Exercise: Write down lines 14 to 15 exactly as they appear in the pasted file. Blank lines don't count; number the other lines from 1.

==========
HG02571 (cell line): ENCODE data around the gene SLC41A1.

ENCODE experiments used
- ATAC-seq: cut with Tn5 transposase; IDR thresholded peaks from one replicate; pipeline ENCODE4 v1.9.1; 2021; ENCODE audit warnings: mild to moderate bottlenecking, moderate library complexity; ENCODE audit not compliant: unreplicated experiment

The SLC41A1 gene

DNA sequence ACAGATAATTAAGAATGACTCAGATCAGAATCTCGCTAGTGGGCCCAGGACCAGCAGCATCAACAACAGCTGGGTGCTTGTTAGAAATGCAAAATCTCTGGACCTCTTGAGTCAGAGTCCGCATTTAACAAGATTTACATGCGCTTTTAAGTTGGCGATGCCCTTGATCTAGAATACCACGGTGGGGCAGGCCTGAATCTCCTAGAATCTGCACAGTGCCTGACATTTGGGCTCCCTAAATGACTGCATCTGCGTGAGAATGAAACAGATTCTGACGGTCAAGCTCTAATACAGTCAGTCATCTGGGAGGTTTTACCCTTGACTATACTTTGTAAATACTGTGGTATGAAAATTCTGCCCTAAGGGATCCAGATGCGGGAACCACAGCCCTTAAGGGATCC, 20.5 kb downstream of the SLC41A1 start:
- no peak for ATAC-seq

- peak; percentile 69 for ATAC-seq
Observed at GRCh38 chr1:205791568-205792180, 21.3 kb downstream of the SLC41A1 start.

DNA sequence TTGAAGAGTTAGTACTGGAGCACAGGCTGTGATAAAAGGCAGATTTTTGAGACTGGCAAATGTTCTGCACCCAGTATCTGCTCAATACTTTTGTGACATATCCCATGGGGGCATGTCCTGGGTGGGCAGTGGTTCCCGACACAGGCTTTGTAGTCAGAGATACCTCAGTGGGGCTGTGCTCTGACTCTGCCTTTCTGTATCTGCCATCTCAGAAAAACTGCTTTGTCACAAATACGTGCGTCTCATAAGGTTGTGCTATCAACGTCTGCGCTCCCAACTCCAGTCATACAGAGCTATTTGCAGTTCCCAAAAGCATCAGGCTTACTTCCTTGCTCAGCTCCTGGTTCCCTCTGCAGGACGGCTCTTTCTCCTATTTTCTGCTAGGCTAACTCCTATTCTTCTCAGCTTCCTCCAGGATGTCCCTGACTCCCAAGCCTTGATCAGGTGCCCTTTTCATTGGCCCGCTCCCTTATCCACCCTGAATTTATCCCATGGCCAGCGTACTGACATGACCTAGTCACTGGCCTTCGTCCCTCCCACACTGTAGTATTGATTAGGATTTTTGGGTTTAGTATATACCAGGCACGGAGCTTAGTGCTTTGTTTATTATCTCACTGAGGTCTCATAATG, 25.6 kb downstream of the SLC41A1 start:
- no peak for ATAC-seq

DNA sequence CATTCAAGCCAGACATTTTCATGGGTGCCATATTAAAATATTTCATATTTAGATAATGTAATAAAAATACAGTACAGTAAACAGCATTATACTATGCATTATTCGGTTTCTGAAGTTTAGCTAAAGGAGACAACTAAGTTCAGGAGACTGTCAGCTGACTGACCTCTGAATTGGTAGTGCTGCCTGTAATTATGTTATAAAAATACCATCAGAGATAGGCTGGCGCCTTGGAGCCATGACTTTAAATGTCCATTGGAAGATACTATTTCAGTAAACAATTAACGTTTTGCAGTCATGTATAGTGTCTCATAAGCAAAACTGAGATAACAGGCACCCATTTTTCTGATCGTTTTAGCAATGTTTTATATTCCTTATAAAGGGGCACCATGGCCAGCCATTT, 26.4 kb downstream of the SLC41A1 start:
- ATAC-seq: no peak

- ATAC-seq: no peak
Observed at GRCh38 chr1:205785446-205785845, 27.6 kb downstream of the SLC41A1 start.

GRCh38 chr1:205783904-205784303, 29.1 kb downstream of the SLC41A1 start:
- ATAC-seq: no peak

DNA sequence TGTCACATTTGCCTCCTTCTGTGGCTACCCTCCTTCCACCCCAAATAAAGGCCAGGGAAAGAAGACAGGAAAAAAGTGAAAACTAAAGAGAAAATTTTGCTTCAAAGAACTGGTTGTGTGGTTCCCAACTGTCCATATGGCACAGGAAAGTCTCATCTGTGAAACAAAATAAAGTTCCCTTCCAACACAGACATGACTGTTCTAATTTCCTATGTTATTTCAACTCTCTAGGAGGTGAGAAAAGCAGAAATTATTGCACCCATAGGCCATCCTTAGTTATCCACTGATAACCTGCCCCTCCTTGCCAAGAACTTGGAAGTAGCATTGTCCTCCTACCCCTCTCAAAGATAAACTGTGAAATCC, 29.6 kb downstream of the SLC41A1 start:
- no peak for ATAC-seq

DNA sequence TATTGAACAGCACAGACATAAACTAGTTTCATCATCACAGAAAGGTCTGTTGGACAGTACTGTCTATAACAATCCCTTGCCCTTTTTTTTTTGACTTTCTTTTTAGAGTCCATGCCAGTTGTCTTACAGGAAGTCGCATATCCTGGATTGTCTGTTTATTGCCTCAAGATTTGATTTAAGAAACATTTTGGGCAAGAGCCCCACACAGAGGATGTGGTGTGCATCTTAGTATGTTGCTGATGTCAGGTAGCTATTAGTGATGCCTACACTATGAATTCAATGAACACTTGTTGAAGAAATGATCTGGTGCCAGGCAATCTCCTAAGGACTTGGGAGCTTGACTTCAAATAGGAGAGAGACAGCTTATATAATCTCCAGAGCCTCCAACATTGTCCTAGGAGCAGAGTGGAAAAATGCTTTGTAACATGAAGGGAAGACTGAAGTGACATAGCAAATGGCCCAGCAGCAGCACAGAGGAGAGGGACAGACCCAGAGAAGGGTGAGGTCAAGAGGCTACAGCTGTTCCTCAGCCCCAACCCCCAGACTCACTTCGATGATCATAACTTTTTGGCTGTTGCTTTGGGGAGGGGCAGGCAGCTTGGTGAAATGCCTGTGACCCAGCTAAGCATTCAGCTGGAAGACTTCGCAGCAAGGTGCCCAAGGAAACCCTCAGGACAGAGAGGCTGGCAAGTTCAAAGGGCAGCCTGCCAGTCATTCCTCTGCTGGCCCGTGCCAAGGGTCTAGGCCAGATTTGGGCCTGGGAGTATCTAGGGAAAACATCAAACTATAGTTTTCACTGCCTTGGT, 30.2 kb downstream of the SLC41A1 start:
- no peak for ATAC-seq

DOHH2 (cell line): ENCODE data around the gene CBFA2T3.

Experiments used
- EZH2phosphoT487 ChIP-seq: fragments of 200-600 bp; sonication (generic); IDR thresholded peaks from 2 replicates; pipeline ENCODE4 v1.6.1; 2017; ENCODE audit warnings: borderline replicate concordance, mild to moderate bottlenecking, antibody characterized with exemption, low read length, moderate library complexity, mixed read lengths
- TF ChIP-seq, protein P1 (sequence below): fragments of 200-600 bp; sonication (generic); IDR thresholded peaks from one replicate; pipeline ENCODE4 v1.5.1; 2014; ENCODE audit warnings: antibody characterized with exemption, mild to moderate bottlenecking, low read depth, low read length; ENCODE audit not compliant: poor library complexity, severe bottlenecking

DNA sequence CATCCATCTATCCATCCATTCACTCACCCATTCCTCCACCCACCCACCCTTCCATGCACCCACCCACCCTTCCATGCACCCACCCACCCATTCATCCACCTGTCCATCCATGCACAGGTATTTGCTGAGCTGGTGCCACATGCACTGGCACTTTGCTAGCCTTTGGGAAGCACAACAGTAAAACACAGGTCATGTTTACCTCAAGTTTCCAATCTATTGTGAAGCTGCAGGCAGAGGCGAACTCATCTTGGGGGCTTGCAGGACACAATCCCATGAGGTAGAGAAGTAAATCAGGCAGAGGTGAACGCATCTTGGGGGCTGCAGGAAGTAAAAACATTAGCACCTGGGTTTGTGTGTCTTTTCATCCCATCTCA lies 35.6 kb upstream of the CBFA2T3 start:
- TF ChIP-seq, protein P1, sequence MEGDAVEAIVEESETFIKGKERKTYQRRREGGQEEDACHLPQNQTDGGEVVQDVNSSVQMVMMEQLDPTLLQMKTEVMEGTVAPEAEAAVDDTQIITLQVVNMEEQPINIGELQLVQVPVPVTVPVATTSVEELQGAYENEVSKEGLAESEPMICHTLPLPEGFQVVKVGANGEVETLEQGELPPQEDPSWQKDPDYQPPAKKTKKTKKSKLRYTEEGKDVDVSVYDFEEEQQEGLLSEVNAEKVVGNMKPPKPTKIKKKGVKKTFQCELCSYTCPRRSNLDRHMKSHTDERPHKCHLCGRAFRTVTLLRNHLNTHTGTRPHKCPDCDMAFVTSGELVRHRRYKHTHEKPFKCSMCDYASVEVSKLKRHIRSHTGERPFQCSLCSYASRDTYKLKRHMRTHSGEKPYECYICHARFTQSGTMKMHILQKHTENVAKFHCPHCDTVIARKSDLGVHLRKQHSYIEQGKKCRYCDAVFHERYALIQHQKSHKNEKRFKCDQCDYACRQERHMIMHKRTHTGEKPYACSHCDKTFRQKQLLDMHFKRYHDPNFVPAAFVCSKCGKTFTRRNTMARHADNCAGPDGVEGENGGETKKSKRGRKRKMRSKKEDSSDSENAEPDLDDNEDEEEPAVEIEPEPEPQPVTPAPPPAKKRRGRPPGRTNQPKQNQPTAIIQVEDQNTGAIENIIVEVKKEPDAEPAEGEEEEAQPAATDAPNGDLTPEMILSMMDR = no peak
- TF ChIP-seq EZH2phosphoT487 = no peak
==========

Observed at GRCh38 chr1:205785446-205785845, 27.6 kb downstream of the SLC41A1 start.

GRCh38 chr1:205783904-205784303, 29.1 kb downstream of the SLC41A1 start: